Alameda County could become the first country in the nation to make drug manufacturers foot the bill for disposal of unused prescription drugs.
The county Board of Supervisors voted Tuesday night to give preliminary approval to a proposal that would require drug makers to pay for collection and disposal of the unused and expired pharmaceuticals.
A Supervisor who sponsored the bill tells the Mercury News it's an important step to protect residents and the environment. He says Bay Area residents disposed of more than 60-thousand pounds of unwanted prescription drugs at 128 sites across nine counties. Alameda County accounted for roughly 4,000 pounds of the drugs collected. The cost of disposal ends up being shouldered by local governments, and ultimately, taxpayers.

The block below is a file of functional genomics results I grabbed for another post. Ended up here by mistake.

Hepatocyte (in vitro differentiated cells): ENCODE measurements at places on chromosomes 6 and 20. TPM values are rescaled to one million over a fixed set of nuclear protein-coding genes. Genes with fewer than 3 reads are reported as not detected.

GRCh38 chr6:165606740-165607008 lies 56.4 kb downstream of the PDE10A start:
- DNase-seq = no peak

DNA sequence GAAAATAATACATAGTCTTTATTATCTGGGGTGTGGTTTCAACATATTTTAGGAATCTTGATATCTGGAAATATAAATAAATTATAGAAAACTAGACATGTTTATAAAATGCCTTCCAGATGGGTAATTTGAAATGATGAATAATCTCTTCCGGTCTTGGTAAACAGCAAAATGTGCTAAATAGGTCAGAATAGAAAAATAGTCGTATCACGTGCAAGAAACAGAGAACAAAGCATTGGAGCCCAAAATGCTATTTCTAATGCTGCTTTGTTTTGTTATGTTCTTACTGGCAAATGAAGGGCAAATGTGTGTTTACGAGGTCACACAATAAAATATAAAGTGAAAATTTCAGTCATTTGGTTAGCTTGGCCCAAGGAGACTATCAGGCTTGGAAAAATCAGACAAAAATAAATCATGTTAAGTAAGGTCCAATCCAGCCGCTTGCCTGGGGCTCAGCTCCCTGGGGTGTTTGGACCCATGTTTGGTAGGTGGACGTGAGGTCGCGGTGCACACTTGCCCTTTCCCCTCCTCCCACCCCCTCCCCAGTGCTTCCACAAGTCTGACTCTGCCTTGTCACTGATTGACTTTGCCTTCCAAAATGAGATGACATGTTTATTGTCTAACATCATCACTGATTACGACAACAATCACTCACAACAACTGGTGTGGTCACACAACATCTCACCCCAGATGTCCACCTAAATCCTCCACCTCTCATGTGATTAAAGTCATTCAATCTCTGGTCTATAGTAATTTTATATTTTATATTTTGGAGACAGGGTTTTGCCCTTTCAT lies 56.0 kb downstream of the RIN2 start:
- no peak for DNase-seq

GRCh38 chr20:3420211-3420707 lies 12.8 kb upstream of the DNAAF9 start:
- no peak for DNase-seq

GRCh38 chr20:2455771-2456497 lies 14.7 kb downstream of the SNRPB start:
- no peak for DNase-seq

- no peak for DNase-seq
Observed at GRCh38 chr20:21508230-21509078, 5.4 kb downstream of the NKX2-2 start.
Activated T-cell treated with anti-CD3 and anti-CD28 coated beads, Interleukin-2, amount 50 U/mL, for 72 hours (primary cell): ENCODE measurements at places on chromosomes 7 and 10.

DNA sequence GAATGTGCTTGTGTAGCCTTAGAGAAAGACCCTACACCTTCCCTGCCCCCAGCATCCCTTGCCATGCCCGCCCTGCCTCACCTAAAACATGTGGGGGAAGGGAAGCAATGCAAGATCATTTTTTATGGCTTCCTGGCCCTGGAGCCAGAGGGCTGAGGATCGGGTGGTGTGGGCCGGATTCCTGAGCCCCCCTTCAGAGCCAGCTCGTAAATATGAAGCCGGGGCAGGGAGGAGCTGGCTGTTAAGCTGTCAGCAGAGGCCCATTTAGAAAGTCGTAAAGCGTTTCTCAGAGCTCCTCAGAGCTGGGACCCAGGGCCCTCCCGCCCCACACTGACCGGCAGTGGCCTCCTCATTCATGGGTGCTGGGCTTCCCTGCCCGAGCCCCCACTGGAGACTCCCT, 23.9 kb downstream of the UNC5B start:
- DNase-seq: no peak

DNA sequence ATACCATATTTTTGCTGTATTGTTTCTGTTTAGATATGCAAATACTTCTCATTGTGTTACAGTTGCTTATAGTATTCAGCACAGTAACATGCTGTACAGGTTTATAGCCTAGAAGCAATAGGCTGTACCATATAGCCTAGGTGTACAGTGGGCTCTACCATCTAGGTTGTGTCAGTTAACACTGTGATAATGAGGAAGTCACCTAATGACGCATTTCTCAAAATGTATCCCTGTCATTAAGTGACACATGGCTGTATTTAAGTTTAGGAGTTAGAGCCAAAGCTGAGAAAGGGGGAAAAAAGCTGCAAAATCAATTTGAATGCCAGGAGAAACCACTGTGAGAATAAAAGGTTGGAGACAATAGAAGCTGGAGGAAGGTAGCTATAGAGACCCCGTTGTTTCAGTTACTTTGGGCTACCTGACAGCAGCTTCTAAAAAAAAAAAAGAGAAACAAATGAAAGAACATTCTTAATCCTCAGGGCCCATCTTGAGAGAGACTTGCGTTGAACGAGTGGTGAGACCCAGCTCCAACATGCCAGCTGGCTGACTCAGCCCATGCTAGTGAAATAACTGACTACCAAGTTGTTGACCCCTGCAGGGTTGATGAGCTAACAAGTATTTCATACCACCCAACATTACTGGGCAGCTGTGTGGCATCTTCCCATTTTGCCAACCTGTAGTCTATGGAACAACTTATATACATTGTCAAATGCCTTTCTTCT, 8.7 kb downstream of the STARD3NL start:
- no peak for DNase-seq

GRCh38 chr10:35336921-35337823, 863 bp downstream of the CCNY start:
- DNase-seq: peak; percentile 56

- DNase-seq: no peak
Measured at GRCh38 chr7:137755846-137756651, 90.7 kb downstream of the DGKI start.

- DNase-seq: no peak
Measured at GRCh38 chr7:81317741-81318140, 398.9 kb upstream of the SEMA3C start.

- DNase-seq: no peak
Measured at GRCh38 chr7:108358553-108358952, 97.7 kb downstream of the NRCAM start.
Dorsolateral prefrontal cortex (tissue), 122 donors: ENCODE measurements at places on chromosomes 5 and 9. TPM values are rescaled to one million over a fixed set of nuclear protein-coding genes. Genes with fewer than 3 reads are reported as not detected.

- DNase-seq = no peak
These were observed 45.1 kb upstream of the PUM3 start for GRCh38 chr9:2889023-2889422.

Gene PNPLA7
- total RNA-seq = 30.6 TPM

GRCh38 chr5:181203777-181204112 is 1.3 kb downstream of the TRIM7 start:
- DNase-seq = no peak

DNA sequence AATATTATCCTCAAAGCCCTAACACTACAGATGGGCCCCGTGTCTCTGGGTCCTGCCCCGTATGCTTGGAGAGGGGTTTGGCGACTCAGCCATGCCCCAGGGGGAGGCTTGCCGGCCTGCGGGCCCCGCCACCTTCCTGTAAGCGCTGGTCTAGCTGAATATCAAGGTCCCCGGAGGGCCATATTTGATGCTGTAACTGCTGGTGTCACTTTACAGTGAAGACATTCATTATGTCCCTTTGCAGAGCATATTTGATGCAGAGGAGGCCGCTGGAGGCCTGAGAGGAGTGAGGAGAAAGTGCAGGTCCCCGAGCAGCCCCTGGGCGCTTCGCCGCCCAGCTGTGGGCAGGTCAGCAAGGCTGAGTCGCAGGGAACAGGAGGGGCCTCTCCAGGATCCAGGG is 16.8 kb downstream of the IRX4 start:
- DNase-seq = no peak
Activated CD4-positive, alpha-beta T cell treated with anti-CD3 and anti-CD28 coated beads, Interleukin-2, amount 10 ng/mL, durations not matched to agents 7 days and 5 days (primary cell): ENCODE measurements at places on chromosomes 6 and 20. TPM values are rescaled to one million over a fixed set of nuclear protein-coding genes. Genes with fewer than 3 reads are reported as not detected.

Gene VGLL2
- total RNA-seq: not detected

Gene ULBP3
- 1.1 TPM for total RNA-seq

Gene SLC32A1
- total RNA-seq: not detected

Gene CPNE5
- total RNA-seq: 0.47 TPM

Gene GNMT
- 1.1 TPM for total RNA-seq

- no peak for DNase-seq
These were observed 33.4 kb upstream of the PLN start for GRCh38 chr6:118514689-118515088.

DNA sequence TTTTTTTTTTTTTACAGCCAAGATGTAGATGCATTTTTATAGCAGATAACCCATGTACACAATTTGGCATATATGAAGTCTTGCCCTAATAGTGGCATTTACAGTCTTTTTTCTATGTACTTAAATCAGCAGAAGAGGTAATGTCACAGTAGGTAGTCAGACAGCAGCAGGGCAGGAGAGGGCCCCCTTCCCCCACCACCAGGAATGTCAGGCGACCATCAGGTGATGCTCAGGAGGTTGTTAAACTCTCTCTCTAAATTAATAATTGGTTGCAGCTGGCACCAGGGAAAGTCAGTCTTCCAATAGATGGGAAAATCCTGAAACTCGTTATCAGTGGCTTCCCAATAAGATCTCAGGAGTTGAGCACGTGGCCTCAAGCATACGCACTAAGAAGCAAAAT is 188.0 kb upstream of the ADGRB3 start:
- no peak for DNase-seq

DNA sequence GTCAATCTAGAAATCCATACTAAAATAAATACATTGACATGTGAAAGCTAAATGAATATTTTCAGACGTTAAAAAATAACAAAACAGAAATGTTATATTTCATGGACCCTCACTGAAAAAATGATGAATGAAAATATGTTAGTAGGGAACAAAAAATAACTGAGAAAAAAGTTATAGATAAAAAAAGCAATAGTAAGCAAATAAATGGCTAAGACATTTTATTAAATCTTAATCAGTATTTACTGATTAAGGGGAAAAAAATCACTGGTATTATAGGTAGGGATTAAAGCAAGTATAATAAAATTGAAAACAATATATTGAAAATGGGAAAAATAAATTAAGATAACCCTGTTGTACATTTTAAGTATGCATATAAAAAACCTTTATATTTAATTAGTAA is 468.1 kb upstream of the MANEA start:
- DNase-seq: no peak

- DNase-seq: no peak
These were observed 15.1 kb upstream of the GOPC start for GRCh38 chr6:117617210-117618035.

Aside from the cost, the drugs also pose a health hazard, particularly for children. Alameda County District Attorney Nancy O'Malley told supervisors at Tuesday's meeting, excess and expired drugs sitting in cabinets are a big temptation for kids, and can easily lead to abuse and overdose.
There's also the environmental concern. When prescription drugs end up in the trash, or getting flushed down a toilet, they can get into local water supplies. Municipal water treatment facilities are only equipped to handle biological impurities, not antibiotics, steroids and antidepressents.
The measure will be up for a final vote on March 13th. If passed, drug companies would have until January 1st, 2013 to come up with a plan for disposal. Companies that don't comply could face a fine.